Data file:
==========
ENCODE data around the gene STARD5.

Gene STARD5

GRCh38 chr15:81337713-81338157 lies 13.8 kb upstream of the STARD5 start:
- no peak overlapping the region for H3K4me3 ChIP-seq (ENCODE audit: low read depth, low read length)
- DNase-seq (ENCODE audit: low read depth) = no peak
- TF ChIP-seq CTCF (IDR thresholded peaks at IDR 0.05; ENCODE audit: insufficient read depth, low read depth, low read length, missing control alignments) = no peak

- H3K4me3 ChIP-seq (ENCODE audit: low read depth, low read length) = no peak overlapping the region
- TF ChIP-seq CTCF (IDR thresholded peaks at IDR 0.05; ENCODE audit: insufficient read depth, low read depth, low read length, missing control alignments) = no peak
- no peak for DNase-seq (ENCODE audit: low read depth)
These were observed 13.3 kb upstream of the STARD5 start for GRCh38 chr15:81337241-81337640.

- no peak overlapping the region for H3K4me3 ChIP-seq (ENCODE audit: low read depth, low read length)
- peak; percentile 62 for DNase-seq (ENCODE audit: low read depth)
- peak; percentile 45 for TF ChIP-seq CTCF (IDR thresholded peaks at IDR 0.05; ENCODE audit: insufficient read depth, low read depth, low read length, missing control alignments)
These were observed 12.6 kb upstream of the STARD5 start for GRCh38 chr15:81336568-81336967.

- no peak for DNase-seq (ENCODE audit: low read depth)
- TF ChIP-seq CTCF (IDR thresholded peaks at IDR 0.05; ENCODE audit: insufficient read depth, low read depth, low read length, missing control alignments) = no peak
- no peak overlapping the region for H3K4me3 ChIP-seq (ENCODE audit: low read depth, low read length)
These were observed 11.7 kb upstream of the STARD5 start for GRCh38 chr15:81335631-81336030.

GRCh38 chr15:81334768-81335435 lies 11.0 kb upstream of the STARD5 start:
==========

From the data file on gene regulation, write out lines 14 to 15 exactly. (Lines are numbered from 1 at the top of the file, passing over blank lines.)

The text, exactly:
These were observed 12.6 kb upstream of the STARD5 start for GRCh38 chr15:81336568-81336967.

- no peak for DNase-seq (ENCODE audit: low read depth)